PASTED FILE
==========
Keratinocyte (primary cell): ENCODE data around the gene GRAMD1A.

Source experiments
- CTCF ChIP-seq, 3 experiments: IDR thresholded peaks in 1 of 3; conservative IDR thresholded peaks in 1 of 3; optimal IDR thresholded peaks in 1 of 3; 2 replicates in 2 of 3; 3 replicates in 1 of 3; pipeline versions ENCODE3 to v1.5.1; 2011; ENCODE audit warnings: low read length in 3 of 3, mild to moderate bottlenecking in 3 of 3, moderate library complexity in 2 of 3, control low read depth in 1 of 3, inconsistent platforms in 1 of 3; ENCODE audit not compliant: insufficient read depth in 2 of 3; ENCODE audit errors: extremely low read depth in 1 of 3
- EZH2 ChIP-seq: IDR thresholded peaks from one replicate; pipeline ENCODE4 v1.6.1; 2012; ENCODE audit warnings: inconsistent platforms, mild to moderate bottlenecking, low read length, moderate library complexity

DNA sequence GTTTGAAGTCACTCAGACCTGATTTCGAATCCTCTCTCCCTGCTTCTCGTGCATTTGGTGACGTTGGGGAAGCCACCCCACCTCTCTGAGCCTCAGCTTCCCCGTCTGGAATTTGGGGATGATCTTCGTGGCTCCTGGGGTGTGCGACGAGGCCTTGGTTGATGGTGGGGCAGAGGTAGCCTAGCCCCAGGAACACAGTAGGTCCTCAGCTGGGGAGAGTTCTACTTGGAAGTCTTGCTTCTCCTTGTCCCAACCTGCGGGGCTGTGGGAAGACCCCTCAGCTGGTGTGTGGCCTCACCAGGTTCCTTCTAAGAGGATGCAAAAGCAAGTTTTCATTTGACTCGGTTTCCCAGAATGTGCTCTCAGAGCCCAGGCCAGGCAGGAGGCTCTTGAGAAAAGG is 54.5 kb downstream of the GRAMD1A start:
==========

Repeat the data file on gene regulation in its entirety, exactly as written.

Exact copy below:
Keratinocyte (primary cell): ENCODE data around the gene GRAMD1A.

Source experiments
- CTCF ChIP-seq, 3 experiments: IDR thresholded peaks in 1 of 3; conservative IDR thresholded peaks in 1 of 3; optimal IDR thresholded peaks in 1 of 3; 2 replicates in 2 of 3; 3 replicates in 1 of 3; pipeline versions ENCODE3 to v1.5.1; 2011; ENCODE audit warnings: low read length in 3 of 3, mild to moderate bottlenecking in 3 of 3, moderate library complexity in 2 of 3, control low read depth in 1 of 3, inconsistent platforms in 1 of 3; ENCODE audit not compliant: insufficient read depth in 2 of 3; ENCODE audit errors: extremely low read depth in 1 of 3
- EZH2 ChIP-seq: IDR thresholded peaks from one replicate; pipeline ENCODE4 v1.6.1; 2012; ENCODE audit warnings: inconsistent platforms, mild to moderate bottlenecking, low read length, moderate library complexity

DNA sequence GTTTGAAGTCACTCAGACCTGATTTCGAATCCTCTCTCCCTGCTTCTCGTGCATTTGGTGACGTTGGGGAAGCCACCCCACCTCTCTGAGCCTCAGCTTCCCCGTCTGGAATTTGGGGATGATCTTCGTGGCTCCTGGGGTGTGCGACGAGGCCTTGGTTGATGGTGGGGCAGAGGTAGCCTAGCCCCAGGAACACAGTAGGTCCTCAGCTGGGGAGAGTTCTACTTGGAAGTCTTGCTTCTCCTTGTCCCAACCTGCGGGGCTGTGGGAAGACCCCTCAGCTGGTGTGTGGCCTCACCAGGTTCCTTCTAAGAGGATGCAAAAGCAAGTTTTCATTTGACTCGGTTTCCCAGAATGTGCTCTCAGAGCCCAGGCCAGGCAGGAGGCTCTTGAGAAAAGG is 54.5 kb downstream of the GRAMD1A start: